Education Ministry Considers Regulating International Schools

by Hafsa Sabry

A group of students at an international school

The Ministry of Education is going to bring in an Act to regulate international schools in the country. The decision has been taken because the Ministry has received many complaints about many international schools that they do not provide education for their students properly. These international schools follow London syllabuses that do not consist of history and mother language, the complainants have pointed out.

Through the proposed new Act, teaching history and Sinhala language will be made compulsory to all island-wide international schools. Some of the International schools do not teach Sinhala and Buddhism even though the majority of their children are Sinhala Buddhists. Even the other subjects, they teach in the English medium.

The Ministry of Education is to draft new regulations to bring international schools under the purview of the Ministry, Secretary of the Education Ministry W. M. Bandusena said.

 

National standards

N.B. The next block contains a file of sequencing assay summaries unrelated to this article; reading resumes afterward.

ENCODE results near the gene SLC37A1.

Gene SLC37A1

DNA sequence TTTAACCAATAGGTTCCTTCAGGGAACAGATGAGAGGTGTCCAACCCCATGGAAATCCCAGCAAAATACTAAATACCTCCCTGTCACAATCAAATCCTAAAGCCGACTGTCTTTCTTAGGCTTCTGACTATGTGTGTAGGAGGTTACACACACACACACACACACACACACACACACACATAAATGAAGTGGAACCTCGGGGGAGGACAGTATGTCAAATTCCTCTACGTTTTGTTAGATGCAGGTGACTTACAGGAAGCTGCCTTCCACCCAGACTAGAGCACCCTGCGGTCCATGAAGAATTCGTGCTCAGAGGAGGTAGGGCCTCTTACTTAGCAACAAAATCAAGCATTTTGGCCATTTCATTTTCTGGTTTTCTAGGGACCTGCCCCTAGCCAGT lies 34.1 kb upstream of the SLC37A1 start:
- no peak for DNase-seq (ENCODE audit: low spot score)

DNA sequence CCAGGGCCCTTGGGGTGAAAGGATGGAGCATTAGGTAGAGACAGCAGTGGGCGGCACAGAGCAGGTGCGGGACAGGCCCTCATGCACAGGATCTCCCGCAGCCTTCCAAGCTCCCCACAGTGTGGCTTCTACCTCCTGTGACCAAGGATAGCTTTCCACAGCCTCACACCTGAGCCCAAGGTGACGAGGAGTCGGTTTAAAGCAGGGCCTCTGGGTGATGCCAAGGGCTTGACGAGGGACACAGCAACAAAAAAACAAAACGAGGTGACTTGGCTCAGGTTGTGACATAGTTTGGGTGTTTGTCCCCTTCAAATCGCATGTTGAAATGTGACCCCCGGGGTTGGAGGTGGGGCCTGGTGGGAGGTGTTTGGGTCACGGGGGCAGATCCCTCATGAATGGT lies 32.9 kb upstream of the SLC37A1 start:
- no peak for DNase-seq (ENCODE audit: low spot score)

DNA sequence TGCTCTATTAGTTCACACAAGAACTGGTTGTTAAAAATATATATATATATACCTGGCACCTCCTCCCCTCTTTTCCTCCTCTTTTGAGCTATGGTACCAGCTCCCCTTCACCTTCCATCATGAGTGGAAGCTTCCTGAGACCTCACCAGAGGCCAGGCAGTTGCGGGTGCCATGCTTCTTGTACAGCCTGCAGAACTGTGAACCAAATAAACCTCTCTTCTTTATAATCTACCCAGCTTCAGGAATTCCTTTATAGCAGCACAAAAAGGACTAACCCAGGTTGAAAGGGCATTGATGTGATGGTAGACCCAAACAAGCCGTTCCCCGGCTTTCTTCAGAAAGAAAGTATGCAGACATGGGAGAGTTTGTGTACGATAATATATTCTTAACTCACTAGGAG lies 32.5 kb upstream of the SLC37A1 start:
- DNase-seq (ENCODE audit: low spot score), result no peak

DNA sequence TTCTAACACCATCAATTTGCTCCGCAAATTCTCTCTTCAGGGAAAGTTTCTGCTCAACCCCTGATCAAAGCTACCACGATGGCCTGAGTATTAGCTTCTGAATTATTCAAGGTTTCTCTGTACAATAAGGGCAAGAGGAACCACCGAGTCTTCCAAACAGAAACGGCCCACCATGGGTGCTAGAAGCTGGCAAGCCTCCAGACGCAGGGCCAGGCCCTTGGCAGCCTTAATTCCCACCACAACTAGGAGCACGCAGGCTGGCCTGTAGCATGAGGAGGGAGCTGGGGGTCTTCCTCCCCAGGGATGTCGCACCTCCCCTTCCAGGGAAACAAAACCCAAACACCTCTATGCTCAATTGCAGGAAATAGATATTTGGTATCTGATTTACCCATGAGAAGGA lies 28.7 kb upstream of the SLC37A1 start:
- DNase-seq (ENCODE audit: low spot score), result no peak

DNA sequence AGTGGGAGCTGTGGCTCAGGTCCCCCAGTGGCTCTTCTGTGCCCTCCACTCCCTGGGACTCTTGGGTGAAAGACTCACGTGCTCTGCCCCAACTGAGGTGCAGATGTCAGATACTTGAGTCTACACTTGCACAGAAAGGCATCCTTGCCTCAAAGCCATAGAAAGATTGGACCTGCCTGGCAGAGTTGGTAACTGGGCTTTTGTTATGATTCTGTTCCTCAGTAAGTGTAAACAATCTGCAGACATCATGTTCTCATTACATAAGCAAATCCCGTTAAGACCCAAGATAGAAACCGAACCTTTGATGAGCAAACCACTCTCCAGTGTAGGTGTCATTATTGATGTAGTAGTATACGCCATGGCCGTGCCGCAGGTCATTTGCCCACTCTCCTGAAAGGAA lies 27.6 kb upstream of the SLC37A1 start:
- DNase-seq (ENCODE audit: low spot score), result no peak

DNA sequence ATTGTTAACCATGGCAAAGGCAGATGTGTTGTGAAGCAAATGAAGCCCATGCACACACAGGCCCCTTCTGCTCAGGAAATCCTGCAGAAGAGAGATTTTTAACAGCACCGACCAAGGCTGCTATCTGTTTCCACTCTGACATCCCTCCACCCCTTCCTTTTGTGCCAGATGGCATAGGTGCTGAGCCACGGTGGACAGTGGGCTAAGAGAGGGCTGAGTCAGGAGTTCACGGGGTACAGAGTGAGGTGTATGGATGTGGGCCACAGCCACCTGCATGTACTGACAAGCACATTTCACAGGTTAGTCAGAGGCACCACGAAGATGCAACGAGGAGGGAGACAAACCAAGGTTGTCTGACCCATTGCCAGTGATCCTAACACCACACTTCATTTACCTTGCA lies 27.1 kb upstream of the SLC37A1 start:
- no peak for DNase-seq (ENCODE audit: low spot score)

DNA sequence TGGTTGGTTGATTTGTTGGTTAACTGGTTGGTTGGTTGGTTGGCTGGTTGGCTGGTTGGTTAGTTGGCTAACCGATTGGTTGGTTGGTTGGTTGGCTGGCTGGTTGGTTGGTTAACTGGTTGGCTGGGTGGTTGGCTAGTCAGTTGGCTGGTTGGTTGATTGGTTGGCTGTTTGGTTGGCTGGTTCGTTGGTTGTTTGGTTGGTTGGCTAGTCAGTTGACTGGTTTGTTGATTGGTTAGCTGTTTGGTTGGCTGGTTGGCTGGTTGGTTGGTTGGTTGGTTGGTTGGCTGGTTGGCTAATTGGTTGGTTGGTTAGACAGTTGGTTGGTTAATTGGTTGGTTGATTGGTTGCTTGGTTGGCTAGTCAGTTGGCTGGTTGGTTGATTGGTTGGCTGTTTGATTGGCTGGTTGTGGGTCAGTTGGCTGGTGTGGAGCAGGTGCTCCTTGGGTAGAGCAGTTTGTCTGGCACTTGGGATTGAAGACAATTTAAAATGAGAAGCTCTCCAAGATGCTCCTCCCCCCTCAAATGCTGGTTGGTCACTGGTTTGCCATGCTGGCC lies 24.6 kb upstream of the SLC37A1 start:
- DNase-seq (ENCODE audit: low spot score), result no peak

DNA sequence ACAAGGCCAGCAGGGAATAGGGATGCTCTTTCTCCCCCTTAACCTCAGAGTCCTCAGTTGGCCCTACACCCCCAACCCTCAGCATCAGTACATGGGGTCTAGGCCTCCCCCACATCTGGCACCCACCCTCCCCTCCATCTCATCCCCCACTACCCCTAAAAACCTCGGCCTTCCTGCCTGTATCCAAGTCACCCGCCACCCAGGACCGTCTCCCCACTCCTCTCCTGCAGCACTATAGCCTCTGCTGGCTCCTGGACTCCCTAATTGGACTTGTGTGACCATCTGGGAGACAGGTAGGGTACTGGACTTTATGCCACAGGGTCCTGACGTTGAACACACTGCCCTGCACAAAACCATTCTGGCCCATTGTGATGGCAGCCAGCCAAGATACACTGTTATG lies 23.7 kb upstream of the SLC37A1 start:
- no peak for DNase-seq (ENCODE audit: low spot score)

They will focus on regulating the educational system of international schools and will bring them under the national standards thereby ensuring that all students have access to compulsory subjects such as Buddhism, History etc., he added.

The Ministry had also received several verbal and written complaints against several international schools that they abused children. In some of the cases, teachers were accused of instigating verbal, emotional and physical abuse of children.

However, according to authorities of some international schools, their schools faced many problems such as delay in receiving text books on time. Therefore, they have requested the ministry to monitor them. The Ministry has decided to regulate the international schools as a result of those requests and complaints.

The Ministry, however, will not attempt to control the administration of international schools but regulate them enabling them to provide quality education for their students. The bill will be drafted after having several discussions with the representatives of international schools, professionals and scholars, assured the Ministry.

The international schools will also be issued a licence. To receive the licence, they have to meet certain conditions which also include having qualified teachers, quality educational system, and proper system of ventilation for classrooms, among others. The number of students in a class will also be monitored.

Furthermore, the Ministry will monitor whether the international schools provide facilities such as libraries, play grounds etc. to encourage children to take part in extra-curricular activities.

If any international school has not acquired these requirements, it will get an extra period of time to upgrade their services. Those who fail to acquire these requirements will not be given licences or extended ones they already have.